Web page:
The Amateur

Dean Robertson relishing GB&I captaincy role

The R&A
10 Jun 24
3 mins
Dean Robertson the 2025 Walker Cup captain, who also caddied for Louise Duncan at the AIG Women's Open.

For Dean Robertson, it’s been a year like no other. There have been well wishes, reconnections and discussions aplenty. Paul McGinley, the winning Ryder Cup Captain in 2014, has offered his best, while DP World Tour stalwart Stephen Gallacher has chatted at length. 

Appointed in February as Great Britain and Ireland Captain for the 50th Walker Cup match at the Cypress Point Club next year and for this summer’s St Andrews Trophy at Royal Porthcawl, Robertson has enjoyed the excitement. Soon, though, he looks forward for the talking to stop and the real business beginning. “It’s been super exciting,” says Robertson, taking time out from his fact-finding duties at The R&A Student Tour Series Final in St Andrews in April. “I’ve had so many well wishes and congratulations from people that have reconnected from across the world really – that has been really nice. Now it’s time to focus in on the job at hand.” Robertson has heralded a new era for GB&I in the Walker Cup as the first professional to captain the side, just as Catriona Matthew will do in the Curtis Cup at Sunningdale later this year.

Building blocks

The 53-year-old, who won the Italian Open on Tour in 1999, succeeds fellow Scotsman Stuart Wilson in the role for the contest against the United States of America on the Monterey Peninsula, California from 6-7 September 2025. After a narrow defeat over the Old Course last September, Robertson will look to start putting building blocks in place with a focus on the St Andrews Trophy against the Continent of Europe from 25-26 July at Royal Porthcawl. Inevitably, some players have turned professional, but others are emerging.  “I’ve reached out to all the players individually and established what their goals are, not only for the St Andrews Trophy but with a view to the Walker Cup in 2025,” he explains. “We’re looking to see the players playing well and hopefully winning championships. From that, we’ll be making an informed selection process of the players who are best able to put their foot forward. “The St Andrews Trophy, in July, is approaching fast. It’s about establishing who is available and the first get together was at the end of April at Royal Porthcawl for a small group. It gave me my first opportunity to get eyes on the players who are really strong candidates to make up the cohort of the team. Now there is a busy amateur season for players to impress me, including the likes of The Amateur Championship at Ballyliffin coming up this month.”
Scotland's Connor Graham will look to impress during The 129th Amateur Championship at Ballyliffin and make it into what would be his second Walker Cup team in 2025. 

Junior hopes

James Ashfield – part of the GB&I side for the Walker Cup in 2023 – Tomi Bowen, Gregor Graham and Sean Keeling were part of that first gathering at Royal Porthcawl.   “I’ve reached out to our leading players on the World Amateur Golf Ranking® (WAGR®) at this moment in time and also spoken to the likes of Stephen Gallacher at length about his experience of winning with the Junior Ryder Cup team last year,” continued Robertson.  “Those who have competed at International junior level in recent years are the players you would expect to be kicking on and doing well, namely Scotland’s Connor Graham, who has the experience of the Walker Cup in St Andrews where he did really well, and Kris Kim from England and Sean Keeling from Ireland. My time at Royal Porthcawl allowed me to develop some early relationships with the players.” Robertson, the High Performance Golf Coach at the University of Stirling, will bring a wealth of experience to his two-year term having played in the Walker Cup in 1993 and acted as Head Coach of the European Arnold Palmer Cup team in 2009.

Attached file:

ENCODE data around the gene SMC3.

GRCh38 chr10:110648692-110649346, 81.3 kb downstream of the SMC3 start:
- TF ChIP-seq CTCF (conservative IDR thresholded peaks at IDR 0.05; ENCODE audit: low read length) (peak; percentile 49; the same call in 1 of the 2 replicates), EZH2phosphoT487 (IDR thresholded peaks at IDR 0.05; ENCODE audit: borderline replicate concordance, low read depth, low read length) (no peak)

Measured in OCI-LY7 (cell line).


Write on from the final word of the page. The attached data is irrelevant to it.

Using experience

He added, “In my University role, I get to the major amateur events and I help the players prepare so that hasn’t changed. I’m just going to be at the events for a lot longer in duration, and attend more of them. It’s a busy time but the logistics are well underway.” “I’ll be tapping into all my experience, particularly in terms of preparation, getting to know the players and gelling people together in partnerships. I’ve prepared some things behind the scenes which will hopefully be really inspirational for them and they are not too quick to make the jump into the professional ranks, using the platform of the St Andrews Trophy and the Walker Cup to shine.”  Cypress Point may seem long in the future, but Robertson has already started his preparations. After four Walker Cup defeats in a row for GB&I, he will leave no stone unturned in aiming to reverse fortunes.  “I’ve not been to Cypress Point yet but viewed it with a fly over many times now and I’ve spoken to people who have been out there,” said Robertson, who is being supported by former Tour pro and countryman Raymond Russell. “Looking at the design, it’s not going to be big-hitters golf course, it’s going to be a strategic golf course.  “The likes of Guy Kinnings, the new European Tour Group CEO, reached out to me and he mentioned looking to build that connection between the Walker Cup and the Ryder Cup, and the Curtis Cup to the Solheim Cup. I’m really excited and really looking forward to it all in the months ahead.”